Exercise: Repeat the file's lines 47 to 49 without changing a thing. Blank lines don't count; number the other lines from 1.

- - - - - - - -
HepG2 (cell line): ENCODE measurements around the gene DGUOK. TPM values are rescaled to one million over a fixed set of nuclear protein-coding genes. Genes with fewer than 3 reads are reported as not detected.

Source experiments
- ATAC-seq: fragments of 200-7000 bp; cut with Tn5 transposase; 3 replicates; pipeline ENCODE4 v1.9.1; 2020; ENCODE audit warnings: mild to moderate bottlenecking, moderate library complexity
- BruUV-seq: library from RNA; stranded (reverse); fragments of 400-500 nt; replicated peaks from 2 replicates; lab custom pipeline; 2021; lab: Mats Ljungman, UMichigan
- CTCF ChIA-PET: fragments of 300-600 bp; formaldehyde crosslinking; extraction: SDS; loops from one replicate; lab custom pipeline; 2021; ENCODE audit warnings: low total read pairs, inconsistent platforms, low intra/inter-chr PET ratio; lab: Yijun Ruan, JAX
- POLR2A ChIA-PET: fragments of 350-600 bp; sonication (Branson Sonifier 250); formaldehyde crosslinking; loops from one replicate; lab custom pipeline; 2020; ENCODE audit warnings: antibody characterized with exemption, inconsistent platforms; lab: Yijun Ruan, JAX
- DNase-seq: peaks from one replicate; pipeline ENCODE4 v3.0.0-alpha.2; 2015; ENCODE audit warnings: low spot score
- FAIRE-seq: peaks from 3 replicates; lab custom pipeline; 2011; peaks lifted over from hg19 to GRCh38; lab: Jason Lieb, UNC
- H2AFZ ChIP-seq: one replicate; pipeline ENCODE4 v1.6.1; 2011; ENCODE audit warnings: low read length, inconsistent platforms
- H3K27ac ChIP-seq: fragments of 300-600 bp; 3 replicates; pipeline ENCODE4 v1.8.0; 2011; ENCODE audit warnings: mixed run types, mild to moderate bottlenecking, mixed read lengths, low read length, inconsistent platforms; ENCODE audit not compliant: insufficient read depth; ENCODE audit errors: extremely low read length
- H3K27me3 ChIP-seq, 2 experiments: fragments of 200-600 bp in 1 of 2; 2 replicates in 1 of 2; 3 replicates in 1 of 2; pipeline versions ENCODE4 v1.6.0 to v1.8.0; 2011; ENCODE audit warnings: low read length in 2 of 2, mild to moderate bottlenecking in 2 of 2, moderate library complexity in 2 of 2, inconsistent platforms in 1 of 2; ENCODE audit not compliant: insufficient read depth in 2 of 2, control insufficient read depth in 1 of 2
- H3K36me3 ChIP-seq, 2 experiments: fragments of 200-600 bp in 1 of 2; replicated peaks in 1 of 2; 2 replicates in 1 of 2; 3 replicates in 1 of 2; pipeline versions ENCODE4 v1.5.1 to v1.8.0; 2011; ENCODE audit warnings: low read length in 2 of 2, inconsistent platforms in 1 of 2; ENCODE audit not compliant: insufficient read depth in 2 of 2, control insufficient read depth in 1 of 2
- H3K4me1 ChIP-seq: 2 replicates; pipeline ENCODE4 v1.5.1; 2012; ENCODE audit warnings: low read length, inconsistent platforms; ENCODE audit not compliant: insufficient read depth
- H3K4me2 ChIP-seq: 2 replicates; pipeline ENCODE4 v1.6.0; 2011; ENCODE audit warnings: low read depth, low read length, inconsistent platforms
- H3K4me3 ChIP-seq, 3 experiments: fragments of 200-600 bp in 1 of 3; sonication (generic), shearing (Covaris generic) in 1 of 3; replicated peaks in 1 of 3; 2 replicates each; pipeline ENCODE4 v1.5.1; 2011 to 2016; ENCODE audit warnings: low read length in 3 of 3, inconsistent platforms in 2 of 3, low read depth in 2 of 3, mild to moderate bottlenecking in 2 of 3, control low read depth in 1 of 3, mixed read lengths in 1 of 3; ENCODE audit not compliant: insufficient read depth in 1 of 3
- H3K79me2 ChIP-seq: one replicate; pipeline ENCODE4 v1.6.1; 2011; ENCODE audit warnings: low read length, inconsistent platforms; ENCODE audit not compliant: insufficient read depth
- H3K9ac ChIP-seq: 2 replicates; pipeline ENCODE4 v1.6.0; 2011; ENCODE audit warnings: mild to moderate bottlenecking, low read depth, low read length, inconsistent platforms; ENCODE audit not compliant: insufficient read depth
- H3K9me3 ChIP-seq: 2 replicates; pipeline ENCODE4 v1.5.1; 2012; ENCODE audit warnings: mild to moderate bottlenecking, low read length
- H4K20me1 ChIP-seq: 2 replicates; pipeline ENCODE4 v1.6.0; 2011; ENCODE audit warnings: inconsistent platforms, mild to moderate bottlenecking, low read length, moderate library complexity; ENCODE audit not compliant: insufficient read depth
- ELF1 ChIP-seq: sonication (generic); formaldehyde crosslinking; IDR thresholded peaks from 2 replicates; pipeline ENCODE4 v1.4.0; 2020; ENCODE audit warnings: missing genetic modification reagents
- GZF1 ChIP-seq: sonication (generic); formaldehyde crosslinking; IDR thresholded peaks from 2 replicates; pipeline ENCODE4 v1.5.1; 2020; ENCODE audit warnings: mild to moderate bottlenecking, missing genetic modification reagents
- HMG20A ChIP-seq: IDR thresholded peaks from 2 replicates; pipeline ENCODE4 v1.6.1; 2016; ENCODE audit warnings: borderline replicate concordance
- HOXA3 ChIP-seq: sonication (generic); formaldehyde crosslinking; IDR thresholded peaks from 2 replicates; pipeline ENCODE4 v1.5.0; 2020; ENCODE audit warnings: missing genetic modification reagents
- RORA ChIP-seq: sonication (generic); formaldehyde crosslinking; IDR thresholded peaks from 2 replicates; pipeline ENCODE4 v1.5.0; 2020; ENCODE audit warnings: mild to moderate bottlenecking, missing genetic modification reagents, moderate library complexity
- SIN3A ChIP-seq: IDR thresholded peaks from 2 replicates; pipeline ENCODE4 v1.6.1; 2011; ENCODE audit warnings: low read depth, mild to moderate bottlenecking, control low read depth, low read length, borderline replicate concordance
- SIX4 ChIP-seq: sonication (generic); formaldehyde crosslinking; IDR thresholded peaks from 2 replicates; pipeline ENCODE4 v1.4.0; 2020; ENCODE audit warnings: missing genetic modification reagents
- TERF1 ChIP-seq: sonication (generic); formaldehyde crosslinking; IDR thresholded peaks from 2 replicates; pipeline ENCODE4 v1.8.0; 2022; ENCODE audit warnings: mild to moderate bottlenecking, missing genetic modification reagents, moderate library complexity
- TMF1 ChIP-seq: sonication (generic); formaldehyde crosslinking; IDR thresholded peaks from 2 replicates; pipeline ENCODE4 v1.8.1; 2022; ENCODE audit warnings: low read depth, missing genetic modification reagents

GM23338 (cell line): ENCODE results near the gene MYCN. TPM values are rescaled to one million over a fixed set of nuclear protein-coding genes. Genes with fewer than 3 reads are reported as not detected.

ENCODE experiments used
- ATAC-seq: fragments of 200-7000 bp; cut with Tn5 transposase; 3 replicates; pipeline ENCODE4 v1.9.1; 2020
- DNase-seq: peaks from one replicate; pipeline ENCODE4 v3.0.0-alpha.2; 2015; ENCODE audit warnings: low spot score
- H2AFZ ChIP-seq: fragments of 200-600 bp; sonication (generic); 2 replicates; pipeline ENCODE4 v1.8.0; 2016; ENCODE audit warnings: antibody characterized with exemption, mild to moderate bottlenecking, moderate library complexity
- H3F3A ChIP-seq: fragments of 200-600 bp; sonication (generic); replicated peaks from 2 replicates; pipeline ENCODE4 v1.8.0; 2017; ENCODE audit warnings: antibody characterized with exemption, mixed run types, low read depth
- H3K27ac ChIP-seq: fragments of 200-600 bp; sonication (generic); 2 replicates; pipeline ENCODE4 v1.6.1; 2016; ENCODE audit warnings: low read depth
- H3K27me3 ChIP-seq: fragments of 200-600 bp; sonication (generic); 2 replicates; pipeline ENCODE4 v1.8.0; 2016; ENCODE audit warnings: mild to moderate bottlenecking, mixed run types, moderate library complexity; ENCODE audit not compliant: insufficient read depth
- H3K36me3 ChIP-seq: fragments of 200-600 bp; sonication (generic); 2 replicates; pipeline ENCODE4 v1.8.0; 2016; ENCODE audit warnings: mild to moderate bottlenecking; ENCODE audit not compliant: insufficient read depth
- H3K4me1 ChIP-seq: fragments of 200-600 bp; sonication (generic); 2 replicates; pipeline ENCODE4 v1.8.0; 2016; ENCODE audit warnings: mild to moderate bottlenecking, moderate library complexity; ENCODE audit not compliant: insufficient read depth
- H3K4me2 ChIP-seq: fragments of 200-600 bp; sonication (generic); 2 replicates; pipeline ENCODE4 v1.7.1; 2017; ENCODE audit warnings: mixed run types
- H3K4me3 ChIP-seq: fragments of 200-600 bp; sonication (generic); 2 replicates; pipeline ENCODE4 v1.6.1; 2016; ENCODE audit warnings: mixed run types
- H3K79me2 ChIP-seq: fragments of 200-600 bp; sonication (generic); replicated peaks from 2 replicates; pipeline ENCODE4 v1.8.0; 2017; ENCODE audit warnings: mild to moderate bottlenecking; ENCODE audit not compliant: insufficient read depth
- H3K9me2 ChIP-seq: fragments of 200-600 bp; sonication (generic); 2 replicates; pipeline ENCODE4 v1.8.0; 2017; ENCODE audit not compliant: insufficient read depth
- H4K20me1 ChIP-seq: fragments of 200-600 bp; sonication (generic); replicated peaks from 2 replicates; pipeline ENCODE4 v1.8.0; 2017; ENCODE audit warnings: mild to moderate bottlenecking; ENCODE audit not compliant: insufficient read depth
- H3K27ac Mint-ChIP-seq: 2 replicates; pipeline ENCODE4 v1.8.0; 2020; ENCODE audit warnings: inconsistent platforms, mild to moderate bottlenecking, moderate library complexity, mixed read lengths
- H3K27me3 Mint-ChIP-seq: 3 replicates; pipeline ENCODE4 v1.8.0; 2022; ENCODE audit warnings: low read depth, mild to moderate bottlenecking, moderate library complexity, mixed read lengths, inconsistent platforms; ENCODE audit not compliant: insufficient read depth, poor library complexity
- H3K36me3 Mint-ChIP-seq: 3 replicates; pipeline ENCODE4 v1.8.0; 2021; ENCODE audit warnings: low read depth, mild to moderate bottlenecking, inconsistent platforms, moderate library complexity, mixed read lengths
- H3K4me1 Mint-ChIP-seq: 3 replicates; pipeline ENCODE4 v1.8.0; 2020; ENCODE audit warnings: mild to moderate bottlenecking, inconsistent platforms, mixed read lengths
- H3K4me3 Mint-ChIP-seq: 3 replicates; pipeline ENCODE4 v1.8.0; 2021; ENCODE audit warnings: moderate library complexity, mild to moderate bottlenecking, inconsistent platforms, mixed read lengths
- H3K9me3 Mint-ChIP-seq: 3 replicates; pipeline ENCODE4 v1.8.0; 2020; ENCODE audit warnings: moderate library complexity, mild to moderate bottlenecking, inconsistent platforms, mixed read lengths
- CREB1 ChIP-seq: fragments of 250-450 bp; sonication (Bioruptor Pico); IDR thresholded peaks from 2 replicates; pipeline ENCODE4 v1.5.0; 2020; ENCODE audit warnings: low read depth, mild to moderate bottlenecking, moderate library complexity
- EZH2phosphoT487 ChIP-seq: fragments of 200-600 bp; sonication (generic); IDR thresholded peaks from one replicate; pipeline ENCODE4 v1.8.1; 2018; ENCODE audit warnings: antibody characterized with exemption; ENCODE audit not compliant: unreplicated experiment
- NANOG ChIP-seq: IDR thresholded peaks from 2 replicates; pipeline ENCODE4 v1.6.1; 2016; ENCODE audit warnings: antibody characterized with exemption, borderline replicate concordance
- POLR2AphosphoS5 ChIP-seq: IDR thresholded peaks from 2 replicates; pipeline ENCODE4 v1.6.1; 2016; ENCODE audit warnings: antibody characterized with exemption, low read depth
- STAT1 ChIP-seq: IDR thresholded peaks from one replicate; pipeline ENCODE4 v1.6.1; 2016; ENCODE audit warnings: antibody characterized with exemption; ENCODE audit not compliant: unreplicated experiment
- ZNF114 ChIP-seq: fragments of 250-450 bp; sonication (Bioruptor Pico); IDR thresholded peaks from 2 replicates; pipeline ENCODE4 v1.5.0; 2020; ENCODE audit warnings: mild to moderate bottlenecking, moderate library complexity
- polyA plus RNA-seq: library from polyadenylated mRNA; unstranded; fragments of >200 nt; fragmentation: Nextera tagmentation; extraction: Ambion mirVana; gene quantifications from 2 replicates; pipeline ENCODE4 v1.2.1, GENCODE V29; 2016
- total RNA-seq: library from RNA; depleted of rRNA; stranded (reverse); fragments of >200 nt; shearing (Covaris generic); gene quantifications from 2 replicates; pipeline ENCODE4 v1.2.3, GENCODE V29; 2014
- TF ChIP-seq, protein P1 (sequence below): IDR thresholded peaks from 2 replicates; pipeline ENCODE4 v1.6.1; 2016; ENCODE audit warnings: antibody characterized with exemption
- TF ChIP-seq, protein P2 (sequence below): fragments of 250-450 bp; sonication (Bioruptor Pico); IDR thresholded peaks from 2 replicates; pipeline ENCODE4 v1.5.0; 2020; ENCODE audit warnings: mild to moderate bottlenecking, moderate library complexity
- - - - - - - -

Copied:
- H3K4me1 Mint-ChIP-seq: 3 replicates; pipeline ENCODE4 v1.8.0; 2020; ENCODE audit warnings: mild to moderate bottlenecking, inconsistent platforms, mixed read lengths
- H3K4me3 Mint-ChIP-seq: 3 replicates; pipeline ENCODE4 v1.8.0; 2021; ENCODE audit warnings: moderate library complexity, mild to moderate bottlenecking, inconsistent platforms, mixed read lengths
- H3K9me3 Mint-ChIP-seq: 3 replicates; pipeline ENCODE4 v1.8.0; 2020; ENCODE audit warnings: moderate library complexity, mild to moderate bottlenecking, inconsistent platforms, mixed read lengths